Three juniors that have opened coach Stone’s eyes again are Dave Wesson, who plays infield and pitches and hits the ball very hard; pitcher and infielder Jim Bourk, who got brought up at the end of the last season, and Joe Morin, who will be playing outfield. Stone also has been impressed so far from what he’s seen from four sophomores. Brian Toupin is making a push at the starting catching slot and is a very good contact hitter, and up-and-coming Josh Luciano knows what winning is all about after starring for the Pythons championship football team last fall. Luciano pitches and plays outfield as does another lefty, Corey Couilliard, who also is pushing the others for a starting job. James Moran is a big kid who pitches and plays the infield and hits the tar out of the ball.
Stone doesn’t have any scrimmages planned right now, and he’s more interested on who the 12 - 13 players he can count on to handle the varsity action from game to game. Stone said, “The kids returning from last year still have their starting jobs until somebody else comes and takes it from them, but everything else is wide open, and the kids who work, and show me that they belong out there, and are to get the starting nod. Our team is focusing on terrific pitching and tough defense and that’s what we’re striving for this season. I also have a lot of young kids out here who are looking pretty good, and I guess I can say, that whoever wants it bad enough, are going to be the kids that will be playing.” The Pythons will open their regular season Monday, April 7, when they travel to Portsmouth, before hosting John Stark Regional in Pelham on Wednesday, April 9, at 4 p.m. in their home opener.
Windham Joins Other Communities Studying Economic Development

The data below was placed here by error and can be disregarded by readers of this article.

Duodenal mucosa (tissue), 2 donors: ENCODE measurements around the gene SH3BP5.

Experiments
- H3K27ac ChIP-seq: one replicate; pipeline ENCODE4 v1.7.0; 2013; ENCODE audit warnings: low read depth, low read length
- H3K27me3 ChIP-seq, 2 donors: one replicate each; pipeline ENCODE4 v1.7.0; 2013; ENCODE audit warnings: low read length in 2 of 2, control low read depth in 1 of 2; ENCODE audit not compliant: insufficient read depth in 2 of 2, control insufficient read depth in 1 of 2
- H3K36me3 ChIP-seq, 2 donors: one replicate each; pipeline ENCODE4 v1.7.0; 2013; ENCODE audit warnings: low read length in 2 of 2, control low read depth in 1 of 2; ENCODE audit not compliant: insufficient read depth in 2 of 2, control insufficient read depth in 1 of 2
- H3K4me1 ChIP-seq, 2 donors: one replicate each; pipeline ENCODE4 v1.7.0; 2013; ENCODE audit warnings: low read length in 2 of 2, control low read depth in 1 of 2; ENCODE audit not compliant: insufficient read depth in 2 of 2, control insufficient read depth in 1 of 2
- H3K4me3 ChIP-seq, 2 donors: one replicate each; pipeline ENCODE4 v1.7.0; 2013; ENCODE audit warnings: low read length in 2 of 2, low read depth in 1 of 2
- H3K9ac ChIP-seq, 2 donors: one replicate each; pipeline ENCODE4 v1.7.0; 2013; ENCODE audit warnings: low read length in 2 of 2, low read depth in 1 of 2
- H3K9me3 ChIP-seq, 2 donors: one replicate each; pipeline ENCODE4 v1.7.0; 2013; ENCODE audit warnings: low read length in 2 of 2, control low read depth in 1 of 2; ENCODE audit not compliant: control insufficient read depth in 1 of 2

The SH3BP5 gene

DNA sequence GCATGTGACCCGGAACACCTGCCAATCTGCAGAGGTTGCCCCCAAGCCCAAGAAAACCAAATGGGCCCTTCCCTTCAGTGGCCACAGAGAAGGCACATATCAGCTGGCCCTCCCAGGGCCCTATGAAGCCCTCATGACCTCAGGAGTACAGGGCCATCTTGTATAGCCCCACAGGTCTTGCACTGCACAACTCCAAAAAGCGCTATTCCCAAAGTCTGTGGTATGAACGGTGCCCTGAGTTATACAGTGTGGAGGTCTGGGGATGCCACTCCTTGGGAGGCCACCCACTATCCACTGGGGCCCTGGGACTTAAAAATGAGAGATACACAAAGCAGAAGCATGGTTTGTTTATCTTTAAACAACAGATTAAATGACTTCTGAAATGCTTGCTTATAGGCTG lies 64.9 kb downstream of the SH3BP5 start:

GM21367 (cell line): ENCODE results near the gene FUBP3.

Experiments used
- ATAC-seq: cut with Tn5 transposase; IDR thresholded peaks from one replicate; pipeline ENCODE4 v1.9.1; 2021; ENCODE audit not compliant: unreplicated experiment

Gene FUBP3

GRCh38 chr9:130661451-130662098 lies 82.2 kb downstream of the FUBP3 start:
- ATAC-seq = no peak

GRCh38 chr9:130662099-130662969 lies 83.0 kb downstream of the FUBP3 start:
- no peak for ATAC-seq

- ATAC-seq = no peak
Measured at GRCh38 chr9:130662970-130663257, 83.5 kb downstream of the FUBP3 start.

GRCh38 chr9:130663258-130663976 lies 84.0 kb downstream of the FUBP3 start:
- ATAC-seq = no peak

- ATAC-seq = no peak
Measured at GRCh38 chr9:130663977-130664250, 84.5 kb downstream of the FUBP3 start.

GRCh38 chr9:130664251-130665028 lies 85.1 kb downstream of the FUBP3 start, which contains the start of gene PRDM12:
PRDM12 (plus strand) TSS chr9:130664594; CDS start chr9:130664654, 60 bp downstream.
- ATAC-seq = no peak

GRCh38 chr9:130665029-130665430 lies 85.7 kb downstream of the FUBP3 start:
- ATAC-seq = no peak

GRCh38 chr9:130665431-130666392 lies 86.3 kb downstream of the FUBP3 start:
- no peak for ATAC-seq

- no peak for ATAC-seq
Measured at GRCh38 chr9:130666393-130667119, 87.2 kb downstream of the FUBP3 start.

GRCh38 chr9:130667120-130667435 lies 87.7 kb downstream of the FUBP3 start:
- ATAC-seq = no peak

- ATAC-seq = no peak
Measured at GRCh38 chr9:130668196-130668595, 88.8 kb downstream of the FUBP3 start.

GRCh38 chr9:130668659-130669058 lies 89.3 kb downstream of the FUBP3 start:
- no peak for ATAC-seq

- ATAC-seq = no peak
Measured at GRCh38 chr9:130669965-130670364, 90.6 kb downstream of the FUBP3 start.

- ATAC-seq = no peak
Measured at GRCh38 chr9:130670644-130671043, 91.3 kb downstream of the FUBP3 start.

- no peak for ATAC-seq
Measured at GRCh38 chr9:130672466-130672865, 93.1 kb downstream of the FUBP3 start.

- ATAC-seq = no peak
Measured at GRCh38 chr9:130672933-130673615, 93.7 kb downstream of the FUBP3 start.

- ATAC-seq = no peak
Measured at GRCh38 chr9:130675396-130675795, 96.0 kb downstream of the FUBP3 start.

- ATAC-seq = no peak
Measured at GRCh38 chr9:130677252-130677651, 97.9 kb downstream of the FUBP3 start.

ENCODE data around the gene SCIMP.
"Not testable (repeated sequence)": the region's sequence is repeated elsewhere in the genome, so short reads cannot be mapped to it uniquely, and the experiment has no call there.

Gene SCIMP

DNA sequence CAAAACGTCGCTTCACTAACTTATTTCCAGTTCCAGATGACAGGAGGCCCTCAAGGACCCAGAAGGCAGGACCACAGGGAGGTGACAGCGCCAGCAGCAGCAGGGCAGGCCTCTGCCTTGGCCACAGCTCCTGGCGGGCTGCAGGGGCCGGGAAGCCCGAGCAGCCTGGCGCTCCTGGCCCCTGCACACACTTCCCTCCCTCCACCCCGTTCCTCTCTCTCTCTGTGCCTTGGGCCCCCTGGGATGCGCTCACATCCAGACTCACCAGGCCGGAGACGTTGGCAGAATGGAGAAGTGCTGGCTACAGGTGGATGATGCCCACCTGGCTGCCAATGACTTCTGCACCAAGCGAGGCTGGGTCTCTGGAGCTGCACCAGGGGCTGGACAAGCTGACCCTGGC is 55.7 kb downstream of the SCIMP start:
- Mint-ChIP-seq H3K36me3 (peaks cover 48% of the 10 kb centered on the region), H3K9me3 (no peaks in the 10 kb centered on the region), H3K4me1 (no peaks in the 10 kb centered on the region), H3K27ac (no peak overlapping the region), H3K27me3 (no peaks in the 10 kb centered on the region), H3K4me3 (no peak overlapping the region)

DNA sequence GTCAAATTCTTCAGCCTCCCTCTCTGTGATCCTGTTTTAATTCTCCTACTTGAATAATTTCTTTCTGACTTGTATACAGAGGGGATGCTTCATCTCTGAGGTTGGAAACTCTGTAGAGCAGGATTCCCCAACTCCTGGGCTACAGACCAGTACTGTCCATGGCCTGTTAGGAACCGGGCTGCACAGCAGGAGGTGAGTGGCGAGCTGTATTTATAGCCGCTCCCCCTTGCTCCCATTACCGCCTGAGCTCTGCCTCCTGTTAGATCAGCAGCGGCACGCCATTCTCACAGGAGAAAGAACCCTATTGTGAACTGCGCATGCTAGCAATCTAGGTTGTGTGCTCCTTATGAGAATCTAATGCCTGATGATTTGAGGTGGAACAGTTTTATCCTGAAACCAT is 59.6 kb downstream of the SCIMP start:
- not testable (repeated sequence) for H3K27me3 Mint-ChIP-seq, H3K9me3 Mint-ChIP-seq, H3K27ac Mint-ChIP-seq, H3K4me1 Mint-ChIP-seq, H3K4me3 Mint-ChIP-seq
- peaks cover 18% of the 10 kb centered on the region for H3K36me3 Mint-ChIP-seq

by Barbara O’Brien
Many communities in New Hampshire are struggling with sky-rocketing expenses, most of which are falling on the shoulders of residential property owners. Most of these communities also are looking for ways in which to relieve this burden by developing a stronger commercial base.
The Windham Economic Development Committee, which functions as a faction of the Greater Salem Chamber of Commerce, has garnered the support of selectmen to move forward in assessing what needs to be done to improve the outlook for Windham’s economic development.
During a recent joint meeting, members of the committee, as well as George Fredette, immediate past chairman of the Greater Salem Chamber, presented town officials with information on achieving this goal. The chamber includes five communities: Atkiinson, Hampstead, Pelham, Salem and Windham.
The overall goal of the committee is to encourage commercial growth consistent with the town’s master plan, which promotes the spirit of the town motto, “Old Values - New Horizons.”
As a result of that meeting, Windham Selectmen voted 4 to 0 to apply for a grant that will allow town officials to partner with the Center for Urban and Regional Policy, a program offered by Northeastern University. The partnership with CURP is designed to create a practical set of tools for local governments to better position themselves to attract real economic development opportunities to their individual communities.